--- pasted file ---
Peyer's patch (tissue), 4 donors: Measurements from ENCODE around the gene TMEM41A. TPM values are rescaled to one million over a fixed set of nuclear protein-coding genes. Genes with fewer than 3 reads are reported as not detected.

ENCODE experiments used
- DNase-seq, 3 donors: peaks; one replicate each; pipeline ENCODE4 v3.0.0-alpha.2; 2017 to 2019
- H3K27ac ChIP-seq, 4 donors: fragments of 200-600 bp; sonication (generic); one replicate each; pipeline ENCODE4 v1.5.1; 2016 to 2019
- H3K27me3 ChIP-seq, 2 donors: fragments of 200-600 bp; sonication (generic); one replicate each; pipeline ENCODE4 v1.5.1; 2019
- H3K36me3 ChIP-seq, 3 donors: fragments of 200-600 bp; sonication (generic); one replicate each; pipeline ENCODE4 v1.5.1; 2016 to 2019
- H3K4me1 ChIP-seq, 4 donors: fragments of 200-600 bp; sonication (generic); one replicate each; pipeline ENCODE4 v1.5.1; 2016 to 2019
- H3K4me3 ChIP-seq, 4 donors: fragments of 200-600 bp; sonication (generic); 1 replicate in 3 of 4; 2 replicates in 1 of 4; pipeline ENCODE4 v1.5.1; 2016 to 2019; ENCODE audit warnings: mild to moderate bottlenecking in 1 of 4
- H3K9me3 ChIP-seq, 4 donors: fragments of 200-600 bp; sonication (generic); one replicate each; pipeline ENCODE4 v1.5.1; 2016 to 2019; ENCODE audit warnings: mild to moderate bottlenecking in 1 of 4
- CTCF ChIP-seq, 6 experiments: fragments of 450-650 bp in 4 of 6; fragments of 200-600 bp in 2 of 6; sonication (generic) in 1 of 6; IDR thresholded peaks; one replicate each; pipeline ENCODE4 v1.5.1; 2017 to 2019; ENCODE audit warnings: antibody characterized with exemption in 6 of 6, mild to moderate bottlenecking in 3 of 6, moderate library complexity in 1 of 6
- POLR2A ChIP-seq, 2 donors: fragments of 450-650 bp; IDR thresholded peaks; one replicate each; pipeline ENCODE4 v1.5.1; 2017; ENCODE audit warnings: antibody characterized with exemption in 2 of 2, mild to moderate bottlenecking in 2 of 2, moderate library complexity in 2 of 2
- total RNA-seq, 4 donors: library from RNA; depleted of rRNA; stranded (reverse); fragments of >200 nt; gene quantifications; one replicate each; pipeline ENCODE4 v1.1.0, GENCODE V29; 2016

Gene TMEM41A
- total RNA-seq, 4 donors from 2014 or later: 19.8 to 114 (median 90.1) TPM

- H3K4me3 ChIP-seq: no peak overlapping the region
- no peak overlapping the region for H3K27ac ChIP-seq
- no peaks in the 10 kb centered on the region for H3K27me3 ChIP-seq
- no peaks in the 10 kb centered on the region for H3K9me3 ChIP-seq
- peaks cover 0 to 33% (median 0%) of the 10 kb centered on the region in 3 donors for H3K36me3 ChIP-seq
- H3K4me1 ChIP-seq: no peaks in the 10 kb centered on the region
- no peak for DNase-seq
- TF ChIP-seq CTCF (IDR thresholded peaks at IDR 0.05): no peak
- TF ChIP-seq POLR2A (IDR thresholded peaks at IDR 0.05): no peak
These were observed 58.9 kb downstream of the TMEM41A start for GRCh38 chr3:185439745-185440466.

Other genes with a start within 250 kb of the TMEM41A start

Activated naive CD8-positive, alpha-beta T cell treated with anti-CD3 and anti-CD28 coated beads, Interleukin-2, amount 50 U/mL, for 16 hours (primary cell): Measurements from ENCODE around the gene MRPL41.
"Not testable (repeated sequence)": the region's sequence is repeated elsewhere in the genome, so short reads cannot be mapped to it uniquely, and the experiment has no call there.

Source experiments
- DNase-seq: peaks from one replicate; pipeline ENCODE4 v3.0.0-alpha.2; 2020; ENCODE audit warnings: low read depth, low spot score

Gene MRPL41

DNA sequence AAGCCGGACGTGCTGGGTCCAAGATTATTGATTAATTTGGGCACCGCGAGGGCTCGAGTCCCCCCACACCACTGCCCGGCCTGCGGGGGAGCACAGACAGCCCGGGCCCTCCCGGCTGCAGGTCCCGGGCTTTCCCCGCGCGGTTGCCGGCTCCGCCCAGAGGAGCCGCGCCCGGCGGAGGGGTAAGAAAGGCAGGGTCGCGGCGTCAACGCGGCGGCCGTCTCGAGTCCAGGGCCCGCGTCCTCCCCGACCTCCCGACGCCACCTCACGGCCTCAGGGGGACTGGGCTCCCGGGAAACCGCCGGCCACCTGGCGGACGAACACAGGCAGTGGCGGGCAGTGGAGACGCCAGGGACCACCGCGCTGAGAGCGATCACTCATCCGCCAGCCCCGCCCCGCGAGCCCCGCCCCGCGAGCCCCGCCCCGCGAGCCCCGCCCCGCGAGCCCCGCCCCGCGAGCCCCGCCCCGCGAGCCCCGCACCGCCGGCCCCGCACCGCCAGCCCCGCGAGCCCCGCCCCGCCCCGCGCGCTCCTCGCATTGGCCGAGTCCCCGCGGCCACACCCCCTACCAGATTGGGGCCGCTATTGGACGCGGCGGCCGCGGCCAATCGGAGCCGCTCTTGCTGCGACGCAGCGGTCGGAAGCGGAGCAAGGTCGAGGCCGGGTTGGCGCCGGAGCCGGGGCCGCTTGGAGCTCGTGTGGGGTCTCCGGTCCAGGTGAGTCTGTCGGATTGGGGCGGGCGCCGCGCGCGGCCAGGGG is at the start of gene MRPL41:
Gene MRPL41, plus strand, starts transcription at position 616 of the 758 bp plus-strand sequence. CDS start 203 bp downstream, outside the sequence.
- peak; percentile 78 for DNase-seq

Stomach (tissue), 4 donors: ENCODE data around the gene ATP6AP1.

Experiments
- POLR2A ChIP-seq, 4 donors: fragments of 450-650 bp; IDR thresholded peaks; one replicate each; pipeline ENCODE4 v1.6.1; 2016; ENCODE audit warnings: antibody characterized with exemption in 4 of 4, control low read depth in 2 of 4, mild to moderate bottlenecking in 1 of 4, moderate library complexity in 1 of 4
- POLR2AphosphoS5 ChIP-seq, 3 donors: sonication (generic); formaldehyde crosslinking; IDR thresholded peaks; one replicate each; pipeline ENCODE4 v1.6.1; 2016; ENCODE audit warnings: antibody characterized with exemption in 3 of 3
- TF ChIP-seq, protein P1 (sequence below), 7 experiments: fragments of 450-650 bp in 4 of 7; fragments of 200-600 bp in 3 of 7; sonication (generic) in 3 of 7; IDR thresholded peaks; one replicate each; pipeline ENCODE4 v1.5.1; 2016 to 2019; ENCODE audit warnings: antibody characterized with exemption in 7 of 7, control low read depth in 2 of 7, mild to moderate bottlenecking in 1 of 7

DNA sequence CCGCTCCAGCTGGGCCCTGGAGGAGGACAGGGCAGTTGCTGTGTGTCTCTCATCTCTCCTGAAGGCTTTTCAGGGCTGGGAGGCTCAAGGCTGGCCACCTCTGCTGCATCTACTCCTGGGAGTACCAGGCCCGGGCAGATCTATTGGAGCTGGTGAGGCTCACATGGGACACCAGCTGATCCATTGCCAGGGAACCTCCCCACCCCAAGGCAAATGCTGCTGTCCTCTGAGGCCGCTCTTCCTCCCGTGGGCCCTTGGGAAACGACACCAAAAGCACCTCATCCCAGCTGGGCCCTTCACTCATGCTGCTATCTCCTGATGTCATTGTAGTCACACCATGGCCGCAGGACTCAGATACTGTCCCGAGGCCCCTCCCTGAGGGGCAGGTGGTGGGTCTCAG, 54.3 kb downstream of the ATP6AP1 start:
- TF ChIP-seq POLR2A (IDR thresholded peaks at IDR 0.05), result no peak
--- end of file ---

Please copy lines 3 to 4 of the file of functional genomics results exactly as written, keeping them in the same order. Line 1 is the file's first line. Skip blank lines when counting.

- DNase-seq, 3 donors: peaks; one replicate each; pipeline ENCODE4 v3.0.0-alpha.2; 2017 to 2019
- H3K27ac ChIP-seq, 4 donors: fragments of 200-600 bp; sonication (generic); one replicate each; pipeline ENCODE4 v1.5.1; 2016 to 2019